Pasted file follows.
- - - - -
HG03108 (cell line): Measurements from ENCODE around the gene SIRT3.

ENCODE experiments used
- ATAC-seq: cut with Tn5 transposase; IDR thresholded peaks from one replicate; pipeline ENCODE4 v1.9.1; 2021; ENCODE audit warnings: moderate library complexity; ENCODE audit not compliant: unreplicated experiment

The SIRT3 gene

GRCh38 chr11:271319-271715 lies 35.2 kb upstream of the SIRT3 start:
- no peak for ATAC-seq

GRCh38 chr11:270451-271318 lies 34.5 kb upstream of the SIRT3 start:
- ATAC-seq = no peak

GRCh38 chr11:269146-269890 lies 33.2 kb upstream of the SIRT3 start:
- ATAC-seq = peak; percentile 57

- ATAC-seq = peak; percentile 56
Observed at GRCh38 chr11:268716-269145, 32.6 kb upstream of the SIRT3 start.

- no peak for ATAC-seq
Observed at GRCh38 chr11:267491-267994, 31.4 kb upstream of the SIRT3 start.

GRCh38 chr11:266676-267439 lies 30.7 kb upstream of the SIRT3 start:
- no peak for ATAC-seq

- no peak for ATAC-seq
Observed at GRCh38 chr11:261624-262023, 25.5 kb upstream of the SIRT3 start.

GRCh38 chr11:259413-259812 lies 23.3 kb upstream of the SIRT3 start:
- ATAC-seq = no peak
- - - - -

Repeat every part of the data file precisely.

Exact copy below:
HG03108 (cell line): Measurements from ENCODE around the gene SIRT3.

ENCODE experiments used
- ATAC-seq: cut with Tn5 transposase; IDR thresholded peaks from one replicate; pipeline ENCODE4 v1.9.1; 2021; ENCODE audit warnings: moderate library complexity; ENCODE audit not compliant: unreplicated experiment

The SIRT3 gene

GRCh38 chr11:271319-271715 lies 35.2 kb upstream of the SIRT3 start:
- no peak for ATAC-seq

GRCh38 chr11:270451-271318 lies 34.5 kb upstream of the SIRT3 start:
- ATAC-seq = no peak

GRCh38 chr11:269146-269890 lies 33.2 kb upstream of the SIRT3 start:
- ATAC-seq = peak; percentile 57

- ATAC-seq = peak; percentile 56
Observed at GRCh38 chr11:268716-269145, 32.6 kb upstream of the SIRT3 start.

- no peak for ATAC-seq
Observed at GRCh38 chr11:267491-267994, 31.4 kb upstream of the SIRT3 start.

GRCh38 chr11:266676-267439 lies 30.7 kb upstream of the SIRT3 start:
- no peak for ATAC-seq

- no peak for ATAC-seq
Observed at GRCh38 chr11:261624-262023, 25.5 kb upstream of the SIRT3 start.

GRCh38 chr11:259413-259812 lies 23.3 kb upstream of the SIRT3 start:
- ATAC-seq = no peak